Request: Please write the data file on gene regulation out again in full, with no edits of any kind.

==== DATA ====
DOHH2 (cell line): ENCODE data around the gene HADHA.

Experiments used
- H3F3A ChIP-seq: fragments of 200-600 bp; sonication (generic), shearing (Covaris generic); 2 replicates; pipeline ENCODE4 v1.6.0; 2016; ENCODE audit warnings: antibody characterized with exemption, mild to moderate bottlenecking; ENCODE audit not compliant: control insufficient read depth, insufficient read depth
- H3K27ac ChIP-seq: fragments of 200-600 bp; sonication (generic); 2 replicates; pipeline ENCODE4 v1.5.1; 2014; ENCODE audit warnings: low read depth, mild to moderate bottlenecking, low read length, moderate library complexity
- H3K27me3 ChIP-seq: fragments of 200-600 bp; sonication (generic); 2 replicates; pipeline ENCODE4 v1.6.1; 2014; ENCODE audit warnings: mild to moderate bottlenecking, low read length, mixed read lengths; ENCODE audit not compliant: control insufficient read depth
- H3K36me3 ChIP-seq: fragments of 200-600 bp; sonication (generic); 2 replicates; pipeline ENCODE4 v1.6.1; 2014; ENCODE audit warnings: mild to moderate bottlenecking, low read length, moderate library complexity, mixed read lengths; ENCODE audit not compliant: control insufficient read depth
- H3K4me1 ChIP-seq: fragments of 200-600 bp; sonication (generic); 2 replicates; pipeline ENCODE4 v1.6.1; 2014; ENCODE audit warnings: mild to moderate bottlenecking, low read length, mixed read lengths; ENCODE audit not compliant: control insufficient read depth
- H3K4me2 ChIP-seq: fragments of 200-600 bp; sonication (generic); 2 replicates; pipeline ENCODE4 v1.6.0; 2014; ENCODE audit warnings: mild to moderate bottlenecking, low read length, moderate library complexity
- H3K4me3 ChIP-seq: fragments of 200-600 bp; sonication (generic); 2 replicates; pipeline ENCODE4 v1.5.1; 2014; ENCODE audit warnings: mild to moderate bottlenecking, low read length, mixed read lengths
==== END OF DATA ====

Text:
DOHH2 (cell line): ENCODE data around the gene HADHA.

Experiments used
- H3F3A ChIP-seq: fragments of 200-600 bp; sonication (generic), shearing (Covaris generic); 2 replicates; pipeline ENCODE4 v1.6.0; 2016; ENCODE audit warnings: antibody characterized with exemption, mild to moderate bottlenecking; ENCODE audit not compliant: control insufficient read depth, insufficient read depth
- H3K27ac ChIP-seq: fragments of 200-600 bp; sonication (generic); 2 replicates; pipeline ENCODE4 v1.5.1; 2014; ENCODE audit warnings: low read depth, mild to moderate bottlenecking, low read length, moderate library complexity
- H3K27me3 ChIP-seq: fragments of 200-600 bp; sonication (generic); 2 replicates; pipeline ENCODE4 v1.6.1; 2014; ENCODE audit warnings: mild to moderate bottlenecking, low read length, mixed read lengths; ENCODE audit not compliant: control insufficient read depth
- H3K36me3 ChIP-seq: fragments of 200-600 bp; sonication (generic); 2 replicates; pipeline ENCODE4 v1.6.1; 2014; ENCODE audit warnings: mild to moderate bottlenecking, low read length, moderate library complexity, mixed read lengths; ENCODE audit not compliant: control insufficient read depth
- H3K4me1 ChIP-seq: fragments of 200-600 bp; sonication (generic); 2 replicates; pipeline ENCODE4 v1.6.1; 2014; ENCODE audit warnings: mild to moderate bottlenecking, low read length, mixed read lengths; ENCODE audit not compliant: control insufficient read depth
- H3K4me2 ChIP-seq: fragments of 200-600 bp; sonication (generic); 2 replicates; pipeline ENCODE4 v1.6.0; 2014; ENCODE audit warnings: mild to moderate bottlenecking, low read length, moderate library complexity
- H3K4me3 ChIP-seq: fragments of 200-600 bp; sonication (generic); 2 replicates; pipeline ENCODE4 v1.5.1; 2014; ENCODE audit warnings: mild to moderate bottlenecking, low read length, mixed read lengths